The clock ticked away, quiet and slow. White walls, white floor, white ceiling. Bars on the window, a guard at the door. Fluorescent lights overhead. Bare table, naked metal chairs. All bolted to the ground, of course. Mirror on the wall — fake. People on the other side, clipboards and notebooks in hand.
Silence in the room.
“How’s she doing?”
“Is she safe?”
“She’s somewhere safe.”
The doctor nodded. “A nice family.”
“What are their names?”
The doctor shook his head and groaned. “Now, Mary, you know I can’t tell you that—”
“Just their first names? No last names?”
The doctor grimaced and gave his head a slight shake.
Mary slumped back into her chair, arms folded. She eyed Harris.
He sighed and cleared his throat. “Do you know what we’re doing here, Mary?”
Her gaze penetrated him. She said nothing.
“We’re determining whether you should be reconsidered for transferal.”
“To a prison.”
Harris nodded. “To a prison. But away from here. No drugs, no sedation. No straight jackets, no padded walls. Would you like that?”
Mary looked down and glanced away.
“Or, rather, would you prefer that to this?” The doctor gestured around the room.
Mary didn’t need to say anything.
“There’s just something you need to do—”
“We’ve had this conversation before, Dr Harris.”
“Then why haven’t you given it proper consideration?”
“Because it’s bullshit.”
“It’s not—” The doctor clenched his hands and then released them. “Mary, it’s not real. This creature, this demon—”
“Yes, Min Glaud. It doesn’t exist. You know that, surely?”
Mary’s eyes drilled into Harris.
“It’s just a fabrication you made up. To cover up what you did.”
“And what did I do?” Her tone of voice low, monotone.
The doctor flopped his clipboard into his lap. “Do I really have to say it?” He tilted his head. “Why don’t you say it for me?”
“I didn’t do anything.”
Harris slapped his hand down on the table. “You killed your daughter!”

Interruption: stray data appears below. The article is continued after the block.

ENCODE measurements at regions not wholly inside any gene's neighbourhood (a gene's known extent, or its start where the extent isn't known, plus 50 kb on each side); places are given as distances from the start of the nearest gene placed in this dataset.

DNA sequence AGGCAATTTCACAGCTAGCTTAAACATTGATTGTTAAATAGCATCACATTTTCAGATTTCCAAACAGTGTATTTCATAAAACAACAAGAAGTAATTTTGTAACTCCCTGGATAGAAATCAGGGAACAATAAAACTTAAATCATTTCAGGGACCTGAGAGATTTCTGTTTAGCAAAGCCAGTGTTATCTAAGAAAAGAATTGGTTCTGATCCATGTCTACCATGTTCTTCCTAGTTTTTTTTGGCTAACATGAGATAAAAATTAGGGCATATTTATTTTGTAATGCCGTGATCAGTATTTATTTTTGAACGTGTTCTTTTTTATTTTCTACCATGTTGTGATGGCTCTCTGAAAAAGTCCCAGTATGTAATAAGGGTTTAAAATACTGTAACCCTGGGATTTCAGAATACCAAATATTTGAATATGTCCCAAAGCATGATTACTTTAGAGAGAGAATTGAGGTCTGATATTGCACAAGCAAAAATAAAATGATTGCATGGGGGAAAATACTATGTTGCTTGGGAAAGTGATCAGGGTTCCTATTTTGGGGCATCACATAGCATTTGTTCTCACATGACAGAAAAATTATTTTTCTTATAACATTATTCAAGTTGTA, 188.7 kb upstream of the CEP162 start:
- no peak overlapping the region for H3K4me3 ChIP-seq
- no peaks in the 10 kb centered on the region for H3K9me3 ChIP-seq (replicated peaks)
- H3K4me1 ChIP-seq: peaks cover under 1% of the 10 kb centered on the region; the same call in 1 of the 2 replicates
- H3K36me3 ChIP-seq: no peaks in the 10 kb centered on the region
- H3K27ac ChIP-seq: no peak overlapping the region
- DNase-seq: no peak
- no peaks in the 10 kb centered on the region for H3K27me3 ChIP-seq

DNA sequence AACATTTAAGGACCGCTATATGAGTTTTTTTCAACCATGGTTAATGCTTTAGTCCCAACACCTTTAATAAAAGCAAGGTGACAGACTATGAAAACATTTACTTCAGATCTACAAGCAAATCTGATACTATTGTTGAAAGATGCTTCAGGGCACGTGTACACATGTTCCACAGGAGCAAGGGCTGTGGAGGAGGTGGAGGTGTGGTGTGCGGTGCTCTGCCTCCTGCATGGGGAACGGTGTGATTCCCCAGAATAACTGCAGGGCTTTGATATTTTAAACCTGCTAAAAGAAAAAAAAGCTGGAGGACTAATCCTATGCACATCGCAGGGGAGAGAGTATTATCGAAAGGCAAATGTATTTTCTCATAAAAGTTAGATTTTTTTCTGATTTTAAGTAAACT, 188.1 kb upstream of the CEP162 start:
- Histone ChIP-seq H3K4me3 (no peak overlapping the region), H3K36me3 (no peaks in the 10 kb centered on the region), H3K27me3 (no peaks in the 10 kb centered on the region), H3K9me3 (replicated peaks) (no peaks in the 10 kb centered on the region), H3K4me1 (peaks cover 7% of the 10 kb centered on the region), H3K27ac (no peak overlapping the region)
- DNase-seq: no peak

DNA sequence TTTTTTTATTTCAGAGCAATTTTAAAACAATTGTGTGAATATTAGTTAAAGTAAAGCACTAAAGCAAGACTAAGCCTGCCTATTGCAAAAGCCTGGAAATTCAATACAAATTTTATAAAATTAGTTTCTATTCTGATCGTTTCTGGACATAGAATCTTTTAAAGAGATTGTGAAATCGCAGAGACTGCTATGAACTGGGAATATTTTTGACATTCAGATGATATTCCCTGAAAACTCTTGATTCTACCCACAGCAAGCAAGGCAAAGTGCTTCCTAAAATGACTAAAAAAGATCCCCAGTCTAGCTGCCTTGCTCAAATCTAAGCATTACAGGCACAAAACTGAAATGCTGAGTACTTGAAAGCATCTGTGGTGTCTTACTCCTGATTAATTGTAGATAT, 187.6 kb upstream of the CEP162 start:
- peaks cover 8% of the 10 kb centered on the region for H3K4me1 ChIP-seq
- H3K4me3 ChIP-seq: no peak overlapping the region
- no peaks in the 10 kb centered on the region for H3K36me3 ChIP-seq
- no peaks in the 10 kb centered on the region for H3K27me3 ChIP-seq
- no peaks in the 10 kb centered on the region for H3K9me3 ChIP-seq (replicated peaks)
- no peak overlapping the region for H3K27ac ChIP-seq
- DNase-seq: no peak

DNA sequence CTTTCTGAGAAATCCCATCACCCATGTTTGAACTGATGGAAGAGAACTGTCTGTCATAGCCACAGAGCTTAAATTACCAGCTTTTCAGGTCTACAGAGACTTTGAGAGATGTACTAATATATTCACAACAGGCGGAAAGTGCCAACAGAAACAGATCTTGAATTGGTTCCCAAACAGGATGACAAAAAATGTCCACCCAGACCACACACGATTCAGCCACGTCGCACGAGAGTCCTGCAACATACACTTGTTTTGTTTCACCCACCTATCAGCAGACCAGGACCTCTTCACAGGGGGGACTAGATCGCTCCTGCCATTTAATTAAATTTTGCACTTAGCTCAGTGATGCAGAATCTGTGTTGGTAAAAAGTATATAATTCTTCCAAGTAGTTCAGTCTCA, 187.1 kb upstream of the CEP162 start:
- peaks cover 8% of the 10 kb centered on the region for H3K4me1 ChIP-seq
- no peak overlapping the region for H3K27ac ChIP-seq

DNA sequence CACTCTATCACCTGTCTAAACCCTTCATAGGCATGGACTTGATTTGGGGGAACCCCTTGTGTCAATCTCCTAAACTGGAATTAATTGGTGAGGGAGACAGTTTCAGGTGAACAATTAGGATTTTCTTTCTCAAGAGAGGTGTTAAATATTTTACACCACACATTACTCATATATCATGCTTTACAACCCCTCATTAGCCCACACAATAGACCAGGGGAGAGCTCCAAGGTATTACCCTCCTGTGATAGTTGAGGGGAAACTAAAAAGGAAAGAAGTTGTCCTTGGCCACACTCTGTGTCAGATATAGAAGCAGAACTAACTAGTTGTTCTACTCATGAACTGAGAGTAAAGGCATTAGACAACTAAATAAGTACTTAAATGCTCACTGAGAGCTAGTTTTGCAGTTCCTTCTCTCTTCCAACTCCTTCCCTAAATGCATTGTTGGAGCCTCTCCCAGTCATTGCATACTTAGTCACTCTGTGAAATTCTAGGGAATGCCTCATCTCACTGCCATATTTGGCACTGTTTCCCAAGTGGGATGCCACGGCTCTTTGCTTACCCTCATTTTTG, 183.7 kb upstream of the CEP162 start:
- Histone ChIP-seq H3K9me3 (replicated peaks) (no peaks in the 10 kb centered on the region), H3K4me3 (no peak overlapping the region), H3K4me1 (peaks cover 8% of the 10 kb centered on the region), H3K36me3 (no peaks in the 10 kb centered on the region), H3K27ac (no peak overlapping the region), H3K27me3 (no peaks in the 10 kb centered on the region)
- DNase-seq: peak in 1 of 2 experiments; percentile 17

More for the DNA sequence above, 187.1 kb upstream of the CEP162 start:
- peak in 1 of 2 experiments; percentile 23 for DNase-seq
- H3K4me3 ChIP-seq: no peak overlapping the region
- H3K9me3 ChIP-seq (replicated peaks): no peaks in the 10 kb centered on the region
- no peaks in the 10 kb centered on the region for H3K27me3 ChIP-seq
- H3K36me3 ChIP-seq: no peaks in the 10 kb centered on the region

“I did not!” Mary’s words hissed through her teeth. “The demon did. I saved her sister.”
“You would have killed her too, had your husband not caught you in the act. The crime scene was so horrific it left him traumatised and barely functional. Listen to yourself, you can’t even say their names.”
“It’s called grief.” Mary looked at the doctor up and down. “Maybe that’s something you don’t learn from medical school.”
Harris leaned forward. “It’s called demonomania.”
Mary guffawed. “Everything’s a mania to all you psychiatrists.”
“It’s a well-documented delusion. Often, it’s a belief that the person in question is possessed by evil spirits.” His voice softened. “In your case, you believed that your daughters—”
“No, he only invaded the one.”
Harris waved this away. “Pedantics. In your case, you believed it was your child who had been possessed, rather than yourself. This belief, this—” he groped for the words “—toxic notion, this poisonous thought… pushed you into killing your child.”
Mary leaned forward, fingers arched on the table, eyes wide, pupils dilated. “I. Did. Not. Kill. My. Daughter.”
“For goodness sake, Mary!” Harris threw his clipboard onto the table. A picture of her, from the front and the side. Black and white. A criminal’s mugshot. Dead eyes. Blank face. Lots of text, some of it in red, some of it in all-caps. “Demons don’t use knives!”